So, how can we make an act of perfect contrition? Practically, there are two things a Catholic must do.

The first is to pray an act of contrition "out of love for God," says Father Pietrzyk. 

Here are two commonly-prayed Acts of Contrition:

O my God, I am heartily sorry for having offended Thee, and I detest all my sins because of Thy just punishments, but most of all because they offend Thee, my God, Who art all-good and deserving of all my love. I firmly resolve, with the help of Thy grace, to sin no more and to avoid the near occasions of sin. Amen.


My God, I am sorry for my sins with all my heart. In choosing to do wrong and failing to do good, I have sinned against you whom I should love above all things. I firmly intend, with your help, to do penance, to sin no more, and to avoid whatever leads me to sin. Our Savior Jesus Christ suffered and died for us. In his name, my God, have mercy. Amen.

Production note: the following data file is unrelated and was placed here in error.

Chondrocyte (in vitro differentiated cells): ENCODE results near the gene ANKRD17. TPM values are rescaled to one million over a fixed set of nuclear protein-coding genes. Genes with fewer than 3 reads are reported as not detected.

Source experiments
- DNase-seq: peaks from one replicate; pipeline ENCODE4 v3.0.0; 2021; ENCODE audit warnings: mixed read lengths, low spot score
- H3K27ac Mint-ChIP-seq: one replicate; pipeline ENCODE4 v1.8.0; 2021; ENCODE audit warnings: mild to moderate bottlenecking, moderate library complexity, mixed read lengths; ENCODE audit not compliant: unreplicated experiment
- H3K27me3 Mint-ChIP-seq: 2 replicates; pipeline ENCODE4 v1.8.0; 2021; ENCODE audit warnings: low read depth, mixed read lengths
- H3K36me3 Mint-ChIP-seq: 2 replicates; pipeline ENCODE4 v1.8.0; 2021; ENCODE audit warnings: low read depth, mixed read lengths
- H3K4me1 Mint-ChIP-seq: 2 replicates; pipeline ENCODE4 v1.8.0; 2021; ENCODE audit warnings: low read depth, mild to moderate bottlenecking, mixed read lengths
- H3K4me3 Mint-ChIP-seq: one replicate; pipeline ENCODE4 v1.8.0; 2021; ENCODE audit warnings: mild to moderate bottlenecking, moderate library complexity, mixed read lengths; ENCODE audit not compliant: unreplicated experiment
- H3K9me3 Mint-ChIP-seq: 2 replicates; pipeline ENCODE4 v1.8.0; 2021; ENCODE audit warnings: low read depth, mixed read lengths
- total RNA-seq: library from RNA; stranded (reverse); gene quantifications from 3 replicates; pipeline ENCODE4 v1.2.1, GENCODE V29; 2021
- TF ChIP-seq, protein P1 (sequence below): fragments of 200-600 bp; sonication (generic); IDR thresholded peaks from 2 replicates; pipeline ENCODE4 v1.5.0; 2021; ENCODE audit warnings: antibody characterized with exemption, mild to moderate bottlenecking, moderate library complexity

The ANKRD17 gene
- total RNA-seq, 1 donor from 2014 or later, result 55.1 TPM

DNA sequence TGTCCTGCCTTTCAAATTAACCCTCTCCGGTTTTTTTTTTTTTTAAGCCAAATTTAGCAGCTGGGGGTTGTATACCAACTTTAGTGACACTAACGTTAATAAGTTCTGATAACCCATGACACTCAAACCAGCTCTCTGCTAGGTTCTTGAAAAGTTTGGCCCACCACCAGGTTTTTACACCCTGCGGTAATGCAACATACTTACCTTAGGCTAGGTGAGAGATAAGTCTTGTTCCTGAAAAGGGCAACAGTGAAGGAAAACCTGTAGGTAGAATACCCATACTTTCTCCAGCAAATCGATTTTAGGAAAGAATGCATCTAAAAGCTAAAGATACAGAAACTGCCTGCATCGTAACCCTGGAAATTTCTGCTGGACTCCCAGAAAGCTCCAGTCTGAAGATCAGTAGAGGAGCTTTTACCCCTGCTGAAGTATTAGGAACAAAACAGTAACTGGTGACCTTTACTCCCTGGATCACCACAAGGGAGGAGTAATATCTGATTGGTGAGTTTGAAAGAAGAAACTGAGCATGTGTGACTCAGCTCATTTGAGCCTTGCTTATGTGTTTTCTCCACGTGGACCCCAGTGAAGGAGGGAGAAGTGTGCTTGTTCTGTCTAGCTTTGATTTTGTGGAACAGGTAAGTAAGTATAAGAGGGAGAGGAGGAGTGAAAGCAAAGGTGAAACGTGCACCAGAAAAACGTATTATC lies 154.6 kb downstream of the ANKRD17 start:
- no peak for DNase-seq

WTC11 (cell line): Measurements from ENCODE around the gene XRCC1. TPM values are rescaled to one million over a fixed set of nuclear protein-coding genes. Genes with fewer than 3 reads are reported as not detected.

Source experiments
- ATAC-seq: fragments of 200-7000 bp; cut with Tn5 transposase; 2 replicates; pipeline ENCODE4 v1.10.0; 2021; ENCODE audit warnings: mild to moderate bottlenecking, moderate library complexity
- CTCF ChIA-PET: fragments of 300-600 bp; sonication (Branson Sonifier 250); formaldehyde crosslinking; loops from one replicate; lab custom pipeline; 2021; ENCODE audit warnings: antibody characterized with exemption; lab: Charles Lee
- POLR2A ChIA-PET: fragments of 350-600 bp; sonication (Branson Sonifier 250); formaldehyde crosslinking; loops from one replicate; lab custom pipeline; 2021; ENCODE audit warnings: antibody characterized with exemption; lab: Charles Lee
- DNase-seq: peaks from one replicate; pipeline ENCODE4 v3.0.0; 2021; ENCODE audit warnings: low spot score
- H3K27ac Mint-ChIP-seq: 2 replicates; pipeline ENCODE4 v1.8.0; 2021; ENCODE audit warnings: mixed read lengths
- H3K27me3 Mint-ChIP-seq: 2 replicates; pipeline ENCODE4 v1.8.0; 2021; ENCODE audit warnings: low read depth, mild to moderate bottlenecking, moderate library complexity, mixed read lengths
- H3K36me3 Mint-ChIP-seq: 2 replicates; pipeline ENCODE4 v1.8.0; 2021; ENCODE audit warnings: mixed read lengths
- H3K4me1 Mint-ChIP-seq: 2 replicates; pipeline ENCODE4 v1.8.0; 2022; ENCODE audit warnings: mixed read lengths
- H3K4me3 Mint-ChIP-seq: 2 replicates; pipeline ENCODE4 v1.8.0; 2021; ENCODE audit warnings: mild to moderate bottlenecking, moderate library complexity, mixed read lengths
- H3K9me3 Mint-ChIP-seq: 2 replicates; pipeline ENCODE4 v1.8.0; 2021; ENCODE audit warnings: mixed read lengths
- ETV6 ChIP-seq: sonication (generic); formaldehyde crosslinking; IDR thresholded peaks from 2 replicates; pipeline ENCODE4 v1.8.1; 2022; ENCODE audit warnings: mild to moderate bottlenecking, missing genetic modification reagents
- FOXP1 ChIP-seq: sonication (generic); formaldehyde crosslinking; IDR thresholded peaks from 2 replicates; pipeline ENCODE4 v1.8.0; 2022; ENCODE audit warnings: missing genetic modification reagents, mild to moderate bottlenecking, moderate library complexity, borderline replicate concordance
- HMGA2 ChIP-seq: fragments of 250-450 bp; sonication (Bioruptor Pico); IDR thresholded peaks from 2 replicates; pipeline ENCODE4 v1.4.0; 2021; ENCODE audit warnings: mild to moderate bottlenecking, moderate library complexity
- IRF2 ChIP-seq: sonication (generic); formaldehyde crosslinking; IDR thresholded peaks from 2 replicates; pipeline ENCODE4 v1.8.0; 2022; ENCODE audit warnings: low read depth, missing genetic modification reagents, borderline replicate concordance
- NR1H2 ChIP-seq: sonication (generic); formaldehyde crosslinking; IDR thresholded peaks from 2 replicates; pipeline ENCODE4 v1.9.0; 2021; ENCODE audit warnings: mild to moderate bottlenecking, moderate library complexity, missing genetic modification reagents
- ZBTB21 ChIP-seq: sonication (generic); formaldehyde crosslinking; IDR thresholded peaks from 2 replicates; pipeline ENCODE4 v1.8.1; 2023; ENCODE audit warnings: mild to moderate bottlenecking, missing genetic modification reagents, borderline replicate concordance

Being sorry for sin because we love God—and grieving because we have offended Him who loves us so perfectly—has often been described as having a desire to be reunited to God because of who He is. It means truly desiring unity with God, and actively putting aside the sins that stand in the way.

Second, a Catholic must make a firm commitment to go to confession as soon as it is possible. 

La Confessione by Giuseppe Molteni

An Act of Perfect Contrition Does Not Replace the Sacrament of Penance

Father Pietrzyk explained that an act of perfect contrition is not a replacement for the sacrament of penance—far from it:

“Even perfect contrition is never separated from the sacrament, at least in intention...if one makes a perfect act of contrition, it's not 'Oh, I don't have to go to confession anymore.' Quite the opposite. The person who says: 'I have perfect contrition, but I'm not going to the sacrament' does not in fact have perfect contrition.'"